My wife and our daughter, aged 12, walk home every afternoon. They enjoy their walks, but they’ve been harassed by all sorts of men including commuters, taxi drivers and even school students, in uniform, younger than our son.
The eve-teasing is offensive and hurtful. Yet, they’ve continued to walk, even if they have to suffer sexual harassment, hoping that, sooner or later, we, men, will learn to respect our women, and permit them the freedom and simple pleasure of walking home from school or work.
During their walk today, they met the procession of vehicles carrying effigies and other remnants from the Jana Chidey prayer ceremonies. The men yelled catcalls at them; then they threw some remnants at them; and when my wife protested, they bombarded them with even heavier remains from the prayer ceremonies.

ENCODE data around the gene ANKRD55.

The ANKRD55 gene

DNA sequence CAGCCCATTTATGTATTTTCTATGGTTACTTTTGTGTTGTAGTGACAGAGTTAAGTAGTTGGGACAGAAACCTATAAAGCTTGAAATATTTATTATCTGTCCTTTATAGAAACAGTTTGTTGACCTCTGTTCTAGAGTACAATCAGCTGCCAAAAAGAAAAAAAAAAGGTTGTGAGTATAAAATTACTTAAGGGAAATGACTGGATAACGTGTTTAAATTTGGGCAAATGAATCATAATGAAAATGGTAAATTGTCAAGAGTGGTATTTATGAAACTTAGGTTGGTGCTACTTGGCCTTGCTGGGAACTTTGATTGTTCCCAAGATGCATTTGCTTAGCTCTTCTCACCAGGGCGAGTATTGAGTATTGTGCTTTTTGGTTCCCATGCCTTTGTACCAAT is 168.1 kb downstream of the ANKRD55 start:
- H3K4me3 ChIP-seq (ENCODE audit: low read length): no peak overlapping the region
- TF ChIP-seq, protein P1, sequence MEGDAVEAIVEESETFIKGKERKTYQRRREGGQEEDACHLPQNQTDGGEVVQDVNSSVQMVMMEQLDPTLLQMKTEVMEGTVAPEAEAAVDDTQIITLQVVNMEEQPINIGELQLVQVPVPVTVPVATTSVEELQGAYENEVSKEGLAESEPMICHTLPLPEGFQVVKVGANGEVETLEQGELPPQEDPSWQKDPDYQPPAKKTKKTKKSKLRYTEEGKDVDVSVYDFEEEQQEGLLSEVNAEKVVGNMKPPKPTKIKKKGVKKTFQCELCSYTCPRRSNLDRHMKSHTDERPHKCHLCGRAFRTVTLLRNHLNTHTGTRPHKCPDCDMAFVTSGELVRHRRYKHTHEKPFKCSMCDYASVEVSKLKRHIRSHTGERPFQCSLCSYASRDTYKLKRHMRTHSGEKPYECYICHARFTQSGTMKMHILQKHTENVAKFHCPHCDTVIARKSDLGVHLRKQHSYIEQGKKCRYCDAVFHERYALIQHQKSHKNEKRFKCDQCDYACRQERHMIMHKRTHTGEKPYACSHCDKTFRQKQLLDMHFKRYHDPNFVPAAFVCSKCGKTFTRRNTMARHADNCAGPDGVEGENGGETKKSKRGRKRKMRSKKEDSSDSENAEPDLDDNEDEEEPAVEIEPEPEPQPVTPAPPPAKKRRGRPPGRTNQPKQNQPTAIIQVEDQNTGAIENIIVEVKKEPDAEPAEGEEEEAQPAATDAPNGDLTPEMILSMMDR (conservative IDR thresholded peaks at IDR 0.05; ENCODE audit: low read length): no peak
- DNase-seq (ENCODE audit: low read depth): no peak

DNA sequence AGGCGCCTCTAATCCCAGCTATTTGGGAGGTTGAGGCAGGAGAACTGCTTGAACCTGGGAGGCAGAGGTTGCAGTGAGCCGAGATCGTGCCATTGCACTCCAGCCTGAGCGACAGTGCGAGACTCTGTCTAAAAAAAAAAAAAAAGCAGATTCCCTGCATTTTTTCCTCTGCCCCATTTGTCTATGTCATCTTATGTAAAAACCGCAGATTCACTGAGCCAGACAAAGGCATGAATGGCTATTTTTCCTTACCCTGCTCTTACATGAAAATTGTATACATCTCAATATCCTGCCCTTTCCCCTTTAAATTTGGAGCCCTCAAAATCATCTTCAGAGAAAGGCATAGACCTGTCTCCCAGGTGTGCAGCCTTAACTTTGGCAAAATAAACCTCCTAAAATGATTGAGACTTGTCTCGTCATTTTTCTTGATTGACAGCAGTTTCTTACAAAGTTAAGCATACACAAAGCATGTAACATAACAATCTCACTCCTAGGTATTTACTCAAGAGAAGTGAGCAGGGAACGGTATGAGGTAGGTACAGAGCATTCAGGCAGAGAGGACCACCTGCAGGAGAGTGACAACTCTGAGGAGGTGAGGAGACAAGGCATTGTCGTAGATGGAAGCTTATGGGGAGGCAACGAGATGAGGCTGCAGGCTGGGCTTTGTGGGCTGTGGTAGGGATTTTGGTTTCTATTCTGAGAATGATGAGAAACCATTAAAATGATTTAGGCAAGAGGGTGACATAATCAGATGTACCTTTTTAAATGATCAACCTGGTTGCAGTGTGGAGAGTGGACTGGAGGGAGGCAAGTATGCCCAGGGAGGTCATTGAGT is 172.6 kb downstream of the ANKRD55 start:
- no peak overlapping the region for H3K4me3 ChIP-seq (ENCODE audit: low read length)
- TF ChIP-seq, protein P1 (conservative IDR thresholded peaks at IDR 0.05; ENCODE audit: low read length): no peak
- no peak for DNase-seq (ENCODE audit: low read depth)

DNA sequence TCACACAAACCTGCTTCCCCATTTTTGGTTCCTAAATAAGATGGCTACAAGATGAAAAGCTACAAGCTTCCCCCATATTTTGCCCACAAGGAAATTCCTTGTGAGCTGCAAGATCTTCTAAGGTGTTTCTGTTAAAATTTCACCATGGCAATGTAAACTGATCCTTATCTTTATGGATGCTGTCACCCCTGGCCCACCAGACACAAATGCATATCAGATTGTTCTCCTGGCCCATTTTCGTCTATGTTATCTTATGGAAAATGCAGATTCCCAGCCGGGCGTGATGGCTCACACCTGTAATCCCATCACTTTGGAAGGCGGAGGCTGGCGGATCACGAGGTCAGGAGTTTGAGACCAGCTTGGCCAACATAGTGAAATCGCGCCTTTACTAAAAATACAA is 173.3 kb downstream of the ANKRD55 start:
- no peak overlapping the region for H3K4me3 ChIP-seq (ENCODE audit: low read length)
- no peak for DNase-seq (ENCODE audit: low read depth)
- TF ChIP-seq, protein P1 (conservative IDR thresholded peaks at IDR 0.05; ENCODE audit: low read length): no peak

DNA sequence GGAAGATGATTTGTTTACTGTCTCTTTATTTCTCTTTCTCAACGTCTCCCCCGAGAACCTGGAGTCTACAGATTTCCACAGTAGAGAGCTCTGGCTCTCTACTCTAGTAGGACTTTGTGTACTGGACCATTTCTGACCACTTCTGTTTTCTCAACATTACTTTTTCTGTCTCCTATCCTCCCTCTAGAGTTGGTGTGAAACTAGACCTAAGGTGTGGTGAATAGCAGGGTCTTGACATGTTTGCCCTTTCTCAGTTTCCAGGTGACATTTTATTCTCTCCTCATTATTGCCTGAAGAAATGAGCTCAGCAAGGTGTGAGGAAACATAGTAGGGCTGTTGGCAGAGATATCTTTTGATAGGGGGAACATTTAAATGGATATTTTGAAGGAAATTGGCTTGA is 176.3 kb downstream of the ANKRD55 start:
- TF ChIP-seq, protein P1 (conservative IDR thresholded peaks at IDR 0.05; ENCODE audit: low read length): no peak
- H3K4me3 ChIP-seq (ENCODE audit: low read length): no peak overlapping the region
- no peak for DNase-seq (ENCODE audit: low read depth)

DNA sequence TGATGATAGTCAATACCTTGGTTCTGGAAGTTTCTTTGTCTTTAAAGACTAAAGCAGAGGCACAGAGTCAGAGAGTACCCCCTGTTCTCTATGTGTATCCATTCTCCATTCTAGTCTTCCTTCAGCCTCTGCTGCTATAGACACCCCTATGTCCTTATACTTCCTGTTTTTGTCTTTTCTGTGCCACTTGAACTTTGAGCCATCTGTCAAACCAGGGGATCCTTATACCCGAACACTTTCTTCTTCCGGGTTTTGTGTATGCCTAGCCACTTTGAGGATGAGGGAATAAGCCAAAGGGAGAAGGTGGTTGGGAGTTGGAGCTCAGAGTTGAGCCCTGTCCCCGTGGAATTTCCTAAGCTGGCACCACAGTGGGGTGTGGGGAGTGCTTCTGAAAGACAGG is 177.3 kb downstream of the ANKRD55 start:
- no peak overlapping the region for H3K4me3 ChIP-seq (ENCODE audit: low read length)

And who were the perpetrators? A couple of monks, in robes. And four policemen, in uniform.
My wife and daughter were harassed by monks, whose mission it is to spread the dharma, and by policemen, whose job it is to protect our citizens.
So they’ve decided to stop walking. They’ve given up. They’ve realized that eve-teasing in Thimphu is not just offensive and hurtful – it’s dangerous. They’ve decided, wisely, that, even in the middle of the day, Thimphu’s roads are not safe for women.